The American corporations quickly learned that by declaring “shortages” of skilled Americans, they could get from Congress H-1b work visas for lower paid foreigners with whom to replace their American work force. Many US corporations are known for forcing their US employees to train their foreign replacements in exchange for severance pay.
Chasing after shareholder return and “performance bonuses,” US corporations deserted their American workforce. The consequences can be seen everywhere. The loss of tax base has threatened the municipal bonds of cities and states and reduced the wealth of individuals who purchased the bonds. The lost jobs with good pay resulted in the expansion of consumer debt in order to maintain consumption. As the offshored goods and services are brought back to America to sell, the US trade deficit has exploded to unimaginable heights, calling into question the US dollar as reserve currency and America’s ability to finance its trade deficit.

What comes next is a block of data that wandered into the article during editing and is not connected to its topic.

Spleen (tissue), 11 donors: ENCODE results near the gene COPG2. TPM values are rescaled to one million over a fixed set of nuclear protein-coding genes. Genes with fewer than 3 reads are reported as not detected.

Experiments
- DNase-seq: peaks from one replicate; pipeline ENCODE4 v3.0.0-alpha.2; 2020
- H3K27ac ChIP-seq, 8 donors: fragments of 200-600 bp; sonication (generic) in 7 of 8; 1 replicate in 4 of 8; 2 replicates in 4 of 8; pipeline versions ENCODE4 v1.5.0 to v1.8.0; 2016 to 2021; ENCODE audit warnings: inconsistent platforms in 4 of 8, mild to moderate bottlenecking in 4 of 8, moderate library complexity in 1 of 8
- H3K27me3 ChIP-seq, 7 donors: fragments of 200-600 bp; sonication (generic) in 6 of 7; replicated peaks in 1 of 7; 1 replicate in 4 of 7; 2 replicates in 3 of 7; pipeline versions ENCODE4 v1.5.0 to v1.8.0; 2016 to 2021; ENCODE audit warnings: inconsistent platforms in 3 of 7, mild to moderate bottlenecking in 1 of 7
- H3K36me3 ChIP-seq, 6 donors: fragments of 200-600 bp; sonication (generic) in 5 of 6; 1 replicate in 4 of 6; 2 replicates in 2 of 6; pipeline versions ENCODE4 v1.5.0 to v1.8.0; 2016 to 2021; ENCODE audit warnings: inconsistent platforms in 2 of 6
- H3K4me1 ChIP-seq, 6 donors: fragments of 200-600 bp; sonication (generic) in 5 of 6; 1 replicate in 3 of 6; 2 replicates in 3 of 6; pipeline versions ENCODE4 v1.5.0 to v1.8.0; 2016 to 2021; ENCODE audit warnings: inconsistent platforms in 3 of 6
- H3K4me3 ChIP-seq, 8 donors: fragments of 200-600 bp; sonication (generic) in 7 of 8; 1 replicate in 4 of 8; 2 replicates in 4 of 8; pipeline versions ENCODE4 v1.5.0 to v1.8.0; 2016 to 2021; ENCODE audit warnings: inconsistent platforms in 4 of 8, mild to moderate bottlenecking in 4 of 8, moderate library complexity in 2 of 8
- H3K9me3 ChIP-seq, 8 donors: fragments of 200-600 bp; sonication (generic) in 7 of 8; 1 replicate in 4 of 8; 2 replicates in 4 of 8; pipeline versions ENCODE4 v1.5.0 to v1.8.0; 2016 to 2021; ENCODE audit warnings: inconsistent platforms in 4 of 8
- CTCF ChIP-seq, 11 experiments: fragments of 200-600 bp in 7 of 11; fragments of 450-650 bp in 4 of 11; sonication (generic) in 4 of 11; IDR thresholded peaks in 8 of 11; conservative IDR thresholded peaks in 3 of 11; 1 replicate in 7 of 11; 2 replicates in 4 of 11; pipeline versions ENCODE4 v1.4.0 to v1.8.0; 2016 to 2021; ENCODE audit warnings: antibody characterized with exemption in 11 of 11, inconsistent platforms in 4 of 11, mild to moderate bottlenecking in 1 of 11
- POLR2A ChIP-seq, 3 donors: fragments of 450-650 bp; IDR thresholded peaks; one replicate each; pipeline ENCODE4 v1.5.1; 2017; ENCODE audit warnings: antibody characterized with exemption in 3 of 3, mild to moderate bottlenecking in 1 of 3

As the American economy eroded away bit by bit, “free market” ideologues produced endless reassurances that America had pulled a fast one on China, sending China dirty and grimy manufacturing jobs. Free of these “old economy” jobs, Americans were lulled with promises of riches. In place of dirty fingernails, American efforts would flow into innovation and entrepreneurship. In the meantime, the “service economy” of software and communications would provide a leg up for the work force.
Education was the answer to all challenges. This appeased the academics, and they produced no studies that would contradict the propaganda and, thus, curtail the flow of federal government and corporate grants.